Barak: North Korea's nuke test bodes ill for efforts to control Iran

June 15, 2009 15:31


Dear Reader,
As you can imagine, more people are reading The Jerusalem Post than ever before. Nevertheless, traditional business models are no longer sustainable and high-quality publications, like ours, are being forced to look for new ways to keep going. Unlike many other news organizations, we have not put up a paywall. We want to keep our journalism open and accessible and be able to keep providing you with news and analyses from the frontlines of Israel, the Middle East and the Jewish World.

As one of our loyal readers, we ask you to be our partner.

For $5 a month you will receive access to the following:

  • A user experience almost completely free of ads
  • Access to our Premium Section
  • Content from the award-winning Jerusalem Report and our monthly magazine to learn Hebrew - Ivrit
  • A brand new ePaper featuring the daily newspaper as it appears in print in Israel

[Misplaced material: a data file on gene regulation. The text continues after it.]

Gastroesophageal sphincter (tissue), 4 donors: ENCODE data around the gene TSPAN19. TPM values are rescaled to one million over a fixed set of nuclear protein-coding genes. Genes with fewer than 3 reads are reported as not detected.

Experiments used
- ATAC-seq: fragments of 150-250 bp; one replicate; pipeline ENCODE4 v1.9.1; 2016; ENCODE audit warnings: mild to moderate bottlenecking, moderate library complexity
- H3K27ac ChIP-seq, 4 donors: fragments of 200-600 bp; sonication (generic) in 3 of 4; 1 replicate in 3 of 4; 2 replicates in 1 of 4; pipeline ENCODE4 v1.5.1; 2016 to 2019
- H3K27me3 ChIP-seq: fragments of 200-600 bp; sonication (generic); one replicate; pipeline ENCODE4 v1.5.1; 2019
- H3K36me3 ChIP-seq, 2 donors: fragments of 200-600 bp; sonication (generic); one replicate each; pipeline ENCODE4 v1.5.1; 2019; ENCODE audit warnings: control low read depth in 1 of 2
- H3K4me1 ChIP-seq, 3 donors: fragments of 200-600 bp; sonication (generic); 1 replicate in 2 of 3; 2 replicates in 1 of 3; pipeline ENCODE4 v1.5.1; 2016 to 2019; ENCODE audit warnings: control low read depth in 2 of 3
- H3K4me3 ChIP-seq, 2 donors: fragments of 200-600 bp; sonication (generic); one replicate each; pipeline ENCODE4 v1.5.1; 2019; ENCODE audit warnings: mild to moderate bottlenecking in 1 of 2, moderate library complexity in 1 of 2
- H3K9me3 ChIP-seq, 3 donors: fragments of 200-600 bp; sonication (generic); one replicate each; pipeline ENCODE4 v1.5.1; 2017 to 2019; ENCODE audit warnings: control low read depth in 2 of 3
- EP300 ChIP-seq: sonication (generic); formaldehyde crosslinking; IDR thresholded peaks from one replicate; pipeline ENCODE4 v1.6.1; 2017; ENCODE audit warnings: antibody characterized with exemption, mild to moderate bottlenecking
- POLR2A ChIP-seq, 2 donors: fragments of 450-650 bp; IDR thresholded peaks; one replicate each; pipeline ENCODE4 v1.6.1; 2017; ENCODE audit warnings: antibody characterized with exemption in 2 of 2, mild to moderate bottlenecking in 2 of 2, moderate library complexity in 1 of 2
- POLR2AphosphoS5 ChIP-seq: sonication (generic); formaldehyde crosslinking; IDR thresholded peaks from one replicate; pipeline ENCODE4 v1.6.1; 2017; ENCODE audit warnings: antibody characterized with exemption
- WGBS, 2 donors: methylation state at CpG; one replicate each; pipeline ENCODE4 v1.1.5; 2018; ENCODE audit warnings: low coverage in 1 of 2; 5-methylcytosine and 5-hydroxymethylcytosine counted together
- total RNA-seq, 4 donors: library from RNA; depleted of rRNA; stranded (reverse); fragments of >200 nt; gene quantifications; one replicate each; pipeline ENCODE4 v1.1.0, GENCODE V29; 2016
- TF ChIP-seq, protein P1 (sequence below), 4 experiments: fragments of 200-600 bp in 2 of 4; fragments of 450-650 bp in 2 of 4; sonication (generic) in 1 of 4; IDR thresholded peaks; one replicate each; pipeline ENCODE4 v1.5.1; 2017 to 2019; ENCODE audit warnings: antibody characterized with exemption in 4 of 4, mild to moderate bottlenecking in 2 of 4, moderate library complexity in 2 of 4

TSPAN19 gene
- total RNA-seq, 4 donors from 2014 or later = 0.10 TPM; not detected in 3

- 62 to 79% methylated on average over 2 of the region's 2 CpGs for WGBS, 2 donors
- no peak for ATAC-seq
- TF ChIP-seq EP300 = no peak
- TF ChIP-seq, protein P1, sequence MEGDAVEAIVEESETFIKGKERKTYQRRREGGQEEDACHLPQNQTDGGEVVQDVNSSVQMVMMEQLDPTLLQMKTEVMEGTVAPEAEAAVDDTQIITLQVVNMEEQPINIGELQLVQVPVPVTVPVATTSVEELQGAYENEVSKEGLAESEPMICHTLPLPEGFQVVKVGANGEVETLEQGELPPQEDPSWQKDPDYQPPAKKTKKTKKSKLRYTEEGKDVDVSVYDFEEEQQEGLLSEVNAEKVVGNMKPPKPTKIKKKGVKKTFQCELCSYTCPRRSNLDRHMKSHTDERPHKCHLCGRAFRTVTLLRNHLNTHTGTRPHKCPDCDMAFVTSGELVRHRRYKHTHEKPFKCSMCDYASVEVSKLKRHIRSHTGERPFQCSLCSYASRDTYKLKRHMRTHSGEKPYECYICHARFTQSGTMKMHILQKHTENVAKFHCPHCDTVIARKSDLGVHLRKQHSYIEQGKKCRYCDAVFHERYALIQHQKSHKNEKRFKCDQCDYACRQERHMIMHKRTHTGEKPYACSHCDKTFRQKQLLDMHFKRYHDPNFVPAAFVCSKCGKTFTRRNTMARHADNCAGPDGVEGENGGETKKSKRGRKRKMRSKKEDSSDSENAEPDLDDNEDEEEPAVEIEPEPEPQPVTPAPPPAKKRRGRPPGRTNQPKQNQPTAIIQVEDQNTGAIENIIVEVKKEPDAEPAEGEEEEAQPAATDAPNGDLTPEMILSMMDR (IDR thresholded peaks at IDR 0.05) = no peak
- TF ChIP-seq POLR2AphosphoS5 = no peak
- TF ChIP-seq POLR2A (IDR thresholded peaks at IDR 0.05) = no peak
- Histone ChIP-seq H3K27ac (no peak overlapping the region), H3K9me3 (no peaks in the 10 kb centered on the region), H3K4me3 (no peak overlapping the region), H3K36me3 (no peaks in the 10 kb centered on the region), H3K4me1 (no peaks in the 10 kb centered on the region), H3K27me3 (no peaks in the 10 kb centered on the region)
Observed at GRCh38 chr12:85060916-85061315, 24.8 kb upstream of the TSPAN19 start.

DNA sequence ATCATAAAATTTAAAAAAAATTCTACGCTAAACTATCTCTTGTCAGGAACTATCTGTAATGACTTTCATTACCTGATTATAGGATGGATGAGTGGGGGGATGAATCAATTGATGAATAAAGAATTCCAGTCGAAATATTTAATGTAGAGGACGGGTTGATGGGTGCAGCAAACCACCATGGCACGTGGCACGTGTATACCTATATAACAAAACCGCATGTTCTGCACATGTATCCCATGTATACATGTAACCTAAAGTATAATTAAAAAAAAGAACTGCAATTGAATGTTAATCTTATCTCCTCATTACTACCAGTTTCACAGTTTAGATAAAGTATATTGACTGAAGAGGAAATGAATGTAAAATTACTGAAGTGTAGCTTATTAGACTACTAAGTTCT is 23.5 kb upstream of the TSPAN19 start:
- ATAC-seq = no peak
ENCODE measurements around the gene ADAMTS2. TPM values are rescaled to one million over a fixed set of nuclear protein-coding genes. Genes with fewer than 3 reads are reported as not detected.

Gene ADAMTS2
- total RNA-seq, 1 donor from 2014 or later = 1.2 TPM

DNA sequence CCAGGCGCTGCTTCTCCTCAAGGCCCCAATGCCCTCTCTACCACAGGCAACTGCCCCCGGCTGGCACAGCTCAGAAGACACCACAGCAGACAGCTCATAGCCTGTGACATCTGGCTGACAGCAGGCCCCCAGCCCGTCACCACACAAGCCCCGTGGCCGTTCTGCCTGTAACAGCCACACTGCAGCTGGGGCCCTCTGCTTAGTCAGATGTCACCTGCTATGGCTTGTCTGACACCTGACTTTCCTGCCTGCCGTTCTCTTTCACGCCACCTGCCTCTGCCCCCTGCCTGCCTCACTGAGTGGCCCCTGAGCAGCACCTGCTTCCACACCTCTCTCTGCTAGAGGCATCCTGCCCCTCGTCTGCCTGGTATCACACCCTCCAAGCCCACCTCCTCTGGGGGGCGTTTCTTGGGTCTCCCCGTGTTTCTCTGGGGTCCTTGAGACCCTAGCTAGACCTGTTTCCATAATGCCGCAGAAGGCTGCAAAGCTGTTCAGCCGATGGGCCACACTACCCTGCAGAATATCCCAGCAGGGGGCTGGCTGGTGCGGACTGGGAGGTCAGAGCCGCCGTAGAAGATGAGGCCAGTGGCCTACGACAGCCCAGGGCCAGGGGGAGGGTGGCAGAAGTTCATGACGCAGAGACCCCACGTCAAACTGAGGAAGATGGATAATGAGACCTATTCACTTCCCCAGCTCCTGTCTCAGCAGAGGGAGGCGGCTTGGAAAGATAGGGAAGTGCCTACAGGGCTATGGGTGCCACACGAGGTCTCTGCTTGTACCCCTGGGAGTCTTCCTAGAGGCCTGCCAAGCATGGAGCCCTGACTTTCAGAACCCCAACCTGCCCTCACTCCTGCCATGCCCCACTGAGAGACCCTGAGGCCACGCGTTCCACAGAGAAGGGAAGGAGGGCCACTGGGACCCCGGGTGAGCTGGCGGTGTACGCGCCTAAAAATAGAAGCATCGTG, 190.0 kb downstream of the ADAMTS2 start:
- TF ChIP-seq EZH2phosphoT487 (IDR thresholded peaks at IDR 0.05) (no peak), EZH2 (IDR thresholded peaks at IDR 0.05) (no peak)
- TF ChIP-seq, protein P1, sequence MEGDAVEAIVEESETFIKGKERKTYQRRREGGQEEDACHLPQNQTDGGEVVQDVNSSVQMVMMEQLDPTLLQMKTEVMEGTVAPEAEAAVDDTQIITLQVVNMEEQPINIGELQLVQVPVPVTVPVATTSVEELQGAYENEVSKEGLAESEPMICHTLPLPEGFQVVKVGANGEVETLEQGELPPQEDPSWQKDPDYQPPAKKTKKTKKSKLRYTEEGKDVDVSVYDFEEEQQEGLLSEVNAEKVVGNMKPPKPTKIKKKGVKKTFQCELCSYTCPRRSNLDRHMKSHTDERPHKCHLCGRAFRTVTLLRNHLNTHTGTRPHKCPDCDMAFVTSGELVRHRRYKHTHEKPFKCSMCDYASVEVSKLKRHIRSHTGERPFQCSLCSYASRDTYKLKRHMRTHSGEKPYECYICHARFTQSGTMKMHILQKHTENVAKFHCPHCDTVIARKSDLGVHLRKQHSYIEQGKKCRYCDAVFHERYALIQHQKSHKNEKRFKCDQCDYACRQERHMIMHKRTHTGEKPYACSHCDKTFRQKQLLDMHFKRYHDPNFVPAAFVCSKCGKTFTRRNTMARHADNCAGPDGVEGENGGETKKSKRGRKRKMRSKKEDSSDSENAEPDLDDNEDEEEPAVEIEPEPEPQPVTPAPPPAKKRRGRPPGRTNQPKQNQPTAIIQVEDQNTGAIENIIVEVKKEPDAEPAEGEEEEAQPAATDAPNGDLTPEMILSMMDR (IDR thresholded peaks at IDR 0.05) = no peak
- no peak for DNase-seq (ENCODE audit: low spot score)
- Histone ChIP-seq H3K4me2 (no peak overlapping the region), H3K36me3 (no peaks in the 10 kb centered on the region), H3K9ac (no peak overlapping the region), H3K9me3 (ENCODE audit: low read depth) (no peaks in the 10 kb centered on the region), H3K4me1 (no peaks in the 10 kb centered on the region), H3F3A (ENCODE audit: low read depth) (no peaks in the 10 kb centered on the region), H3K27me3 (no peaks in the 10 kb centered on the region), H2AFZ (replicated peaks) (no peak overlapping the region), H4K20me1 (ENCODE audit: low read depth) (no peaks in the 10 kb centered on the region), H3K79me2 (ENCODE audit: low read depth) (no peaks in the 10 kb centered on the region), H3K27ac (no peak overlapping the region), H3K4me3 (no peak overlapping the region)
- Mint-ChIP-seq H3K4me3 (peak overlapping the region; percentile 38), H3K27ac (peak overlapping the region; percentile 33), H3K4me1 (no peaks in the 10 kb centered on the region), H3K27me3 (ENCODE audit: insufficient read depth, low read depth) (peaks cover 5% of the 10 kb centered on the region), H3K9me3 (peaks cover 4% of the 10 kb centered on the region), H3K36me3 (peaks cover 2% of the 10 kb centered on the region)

Help us grow and continue telling Israel’s story to the world.

Thank you,

Ronit Hasin-Hochman, CEO, Jerusalem Post Group
Yaakov Katz, Editor-in-Chief

UPGRADE YOUR JPOST EXPERIENCE FOR 5$ PER MONTH Show me later Don't show it again

Defense Minister Ehud Barak said North Korea's nuclear test bodes ill for efforts to control Iran's nuclear program because it shows how even an impoverished and isolated nation can defy the international community. North Korea carried out its second nuclear test May 25. US and South Korean intelligence officials believe a third one may be imminent. Pyongyang also has threatened war with any country that tries to stop its ships on the high seas. Barak said that "North Korea's nuclear test showed how even a third-grade dictator who can hardly feed his own people with potatoes ... can defy the whole world including the United States, the Europeans, Russia and China, and end up being a military nuclear power." Barak was speaking Monday at the Paris Air Show.

Related Content

Breaking news
August 17, 2018
Turkish lira weakens to 5.86, U.S. warns of more sanctions